In the hearing of all the people he said to the disciples, 46 "Beware of the scribes, who like to walk around in long robes, and love to be greeted with respect in the marketplaces, and to have the best seats in the synagogues and places of honor at banquets. 47 They devour widows' houses and for the sake of appearance say long prayers. They will receive the greater condemnation." 

21:1 He looked up and saw rich people putting their gifts into the treasury; 2 he also saw a poor widow put in two small copper coins. 3 He said, "Truly I tell you, this poor widow has put in more than all of them; 4 for all of them have contributed out of their abundance, but she out of her poverty has put in all she had to live on." (NRS)

If you are giving sacrificially today, if you are giving away something you need, then you too are like the widow.   You are one whom Jesus commends.   In many places in the New Testament, Jesus speaks out against those who have money, especially as they look down on people without money.   As we learned last week, money is not the problem -- the love of it is.   The way we use it to keep ourselves powerful and others in weaker positions in the problem.  

What dawned on me in my study this week is that our Old Testament reading is for those of you who are living on very tight budgets, feeling rather desperate about money most of the time.  And our New Testament reading is for poor widows, but even more aimed at those who look down on the poor.  It all of us whose wealth blinds us to the needs of the poor.   Jesus names our abundance, and says the person giving a few dollars every week is more generous.   Generosity is measured more by what you have to give, not by the amount you give.   Paul also said that the Corinthians, who were in an economically-strong region that he hoped they would generous, easing the load for others.

Here’s the bottom line:  Our mission is to make God known.   Do you see that as a valuable mission – making God known in the world?  By our words and by our deeds.   By our worship and by our service.   Our mission is to make God known by growing as disciples of Jesus Christ.   If we are to effectively make God known, then we will be growing, no stagnant Christians.  We are followers of Christ, so that means we are going somewhere, learning and teaching all ages about what it means live like Jesus in our day.  That takes time, energy, imagination, love, and money.   I am so excited to have eleven youth participating in confirmation.   I’m so excited to be baptism four Van Aken children on December 4. 

Our mission is to make God known by growing as disciples of Jesus Christ, building a community of peace.  These last several years have proven how significant it is to be building a community of peace.   We desperately need more peace in our world.   We may disagree on how to achieve it, but we all agree that we need it, and as Christians we are committed to a peace that breaks down the barriers that divide us, as it says in Ephesians 2.  From the very beginning of Peace’s life, we have said, we will always be building a community of peace, means we’re called to commiserate with the Cleveland Indians, not just celebrate with the Cubs, particularly in matters more important than baseball when it is so close and divisive.  People have been yelling at each other over this election. Mean things have been said – both sides.  Families and neighbors and congregations are divided.  But we Christians are called to a higher plane of discourse and respect.  Our mission is to make God known by building a community of peace that respects all the voices and listens to them because we trust in God, the One who made all these people.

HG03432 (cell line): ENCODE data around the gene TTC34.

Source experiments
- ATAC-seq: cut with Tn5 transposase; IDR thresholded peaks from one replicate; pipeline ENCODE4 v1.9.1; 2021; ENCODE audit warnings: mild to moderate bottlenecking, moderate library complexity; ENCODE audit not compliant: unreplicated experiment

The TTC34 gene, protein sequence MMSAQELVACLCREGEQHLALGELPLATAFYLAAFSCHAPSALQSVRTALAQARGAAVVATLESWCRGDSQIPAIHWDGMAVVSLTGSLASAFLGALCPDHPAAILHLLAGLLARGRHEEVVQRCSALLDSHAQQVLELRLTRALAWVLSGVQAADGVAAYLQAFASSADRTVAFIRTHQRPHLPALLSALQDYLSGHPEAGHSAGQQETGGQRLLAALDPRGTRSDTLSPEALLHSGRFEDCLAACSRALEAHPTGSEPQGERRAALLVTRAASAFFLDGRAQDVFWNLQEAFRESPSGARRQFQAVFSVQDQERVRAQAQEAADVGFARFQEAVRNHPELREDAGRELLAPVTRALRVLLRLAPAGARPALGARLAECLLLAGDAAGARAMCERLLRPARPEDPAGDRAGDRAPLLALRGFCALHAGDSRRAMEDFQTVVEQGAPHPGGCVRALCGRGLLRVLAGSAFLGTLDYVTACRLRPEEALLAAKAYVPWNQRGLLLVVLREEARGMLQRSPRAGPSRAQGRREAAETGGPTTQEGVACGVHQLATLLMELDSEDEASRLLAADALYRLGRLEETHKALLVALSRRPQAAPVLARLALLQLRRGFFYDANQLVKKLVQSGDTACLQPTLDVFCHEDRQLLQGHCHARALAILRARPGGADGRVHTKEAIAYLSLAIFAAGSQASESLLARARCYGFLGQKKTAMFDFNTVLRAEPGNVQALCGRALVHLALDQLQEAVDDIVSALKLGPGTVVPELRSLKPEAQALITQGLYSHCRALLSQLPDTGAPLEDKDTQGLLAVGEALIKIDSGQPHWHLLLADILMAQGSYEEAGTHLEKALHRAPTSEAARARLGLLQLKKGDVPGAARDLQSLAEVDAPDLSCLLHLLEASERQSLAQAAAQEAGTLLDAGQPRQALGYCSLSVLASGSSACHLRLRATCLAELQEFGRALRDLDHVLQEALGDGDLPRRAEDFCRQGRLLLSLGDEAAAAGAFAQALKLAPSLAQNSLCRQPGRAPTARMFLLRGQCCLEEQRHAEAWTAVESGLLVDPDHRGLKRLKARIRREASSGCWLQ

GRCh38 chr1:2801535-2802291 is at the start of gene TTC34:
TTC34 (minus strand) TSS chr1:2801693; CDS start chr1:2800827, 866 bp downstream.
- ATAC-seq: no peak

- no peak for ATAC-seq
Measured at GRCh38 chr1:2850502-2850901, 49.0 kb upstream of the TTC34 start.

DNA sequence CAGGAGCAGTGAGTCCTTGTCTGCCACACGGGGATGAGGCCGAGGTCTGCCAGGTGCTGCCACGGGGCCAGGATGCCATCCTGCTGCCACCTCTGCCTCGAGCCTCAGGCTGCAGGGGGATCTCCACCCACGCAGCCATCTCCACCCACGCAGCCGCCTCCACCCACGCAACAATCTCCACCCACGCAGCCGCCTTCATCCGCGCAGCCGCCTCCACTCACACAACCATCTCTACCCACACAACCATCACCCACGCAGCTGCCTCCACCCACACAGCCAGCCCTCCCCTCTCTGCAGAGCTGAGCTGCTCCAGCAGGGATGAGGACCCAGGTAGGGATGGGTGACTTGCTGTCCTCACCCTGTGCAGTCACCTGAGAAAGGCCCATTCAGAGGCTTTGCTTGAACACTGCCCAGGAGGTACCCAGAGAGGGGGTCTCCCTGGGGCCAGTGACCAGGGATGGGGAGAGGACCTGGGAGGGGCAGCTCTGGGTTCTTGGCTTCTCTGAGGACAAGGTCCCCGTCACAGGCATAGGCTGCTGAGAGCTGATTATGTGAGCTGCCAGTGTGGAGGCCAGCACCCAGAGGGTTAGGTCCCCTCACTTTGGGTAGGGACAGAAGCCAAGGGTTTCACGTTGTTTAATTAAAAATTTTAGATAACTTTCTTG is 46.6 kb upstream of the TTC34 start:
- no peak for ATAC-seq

President-elect Trump and Secretary Clinton are both children of God and we will treat them as such, no matter how we voted.  Have you prayed for both of them this week?   I hope so.   Have you prayed for the people who are rejoicing and for the people who are weeping in all the races?   I hope so.   Being Satisfied with who you are means you know grace so well, that you understand it to be given even to the ones you are tempted to despise or mistrust.  Our faithful attitude needs to lead our feelings and not the other way around.   God’s grace is a given.   How we receive it and live according to it, and share it with others is the variable.

Our mission is to make God known by growing as disciples of Jesus Christ, building a community of peace, and caring for the needs of others.   To make God known we are challenged to love like God and to care like Jesus did, especially for those maligned and rejected.   As we care for people, even the ones hard to love, we are filled with Holy Spirit, clothing ourselves with compassion, kindness, humility, meekness, and patience.  As we put up with one another and forgive each other, we are binding ourselves together in love and letting peace rule in our hearts.   And these are not just nice words.  These are words that call us to the hard work of caring.   It is hard work to care for people who are being disrespectful on either side of the election.   It is exhausting work to keep reaching out to people who are homeless and struggling to put food on their tables.  It is fierce and pain-staking work to keep lifting up the people who are despairing and feeling hopeless.   But we will not give up.   We will keep our mission.   We will fund our mission.   We will grow our mission.   We will build our mission.  We will live into our mission – that the God of love might be more fully known through us, the people called Peace.  




“No matter how each of us voted on Tuesday, as Christians we are called to be peacemakers, who do justice, love kindness, and walk humbly with our God.   So before coming to communion, we light this candle, praying for our country, giving thanks for all veterans who have served it, and committing ourselves to the healing of divisions and to the promotion of hope and promise for all the people.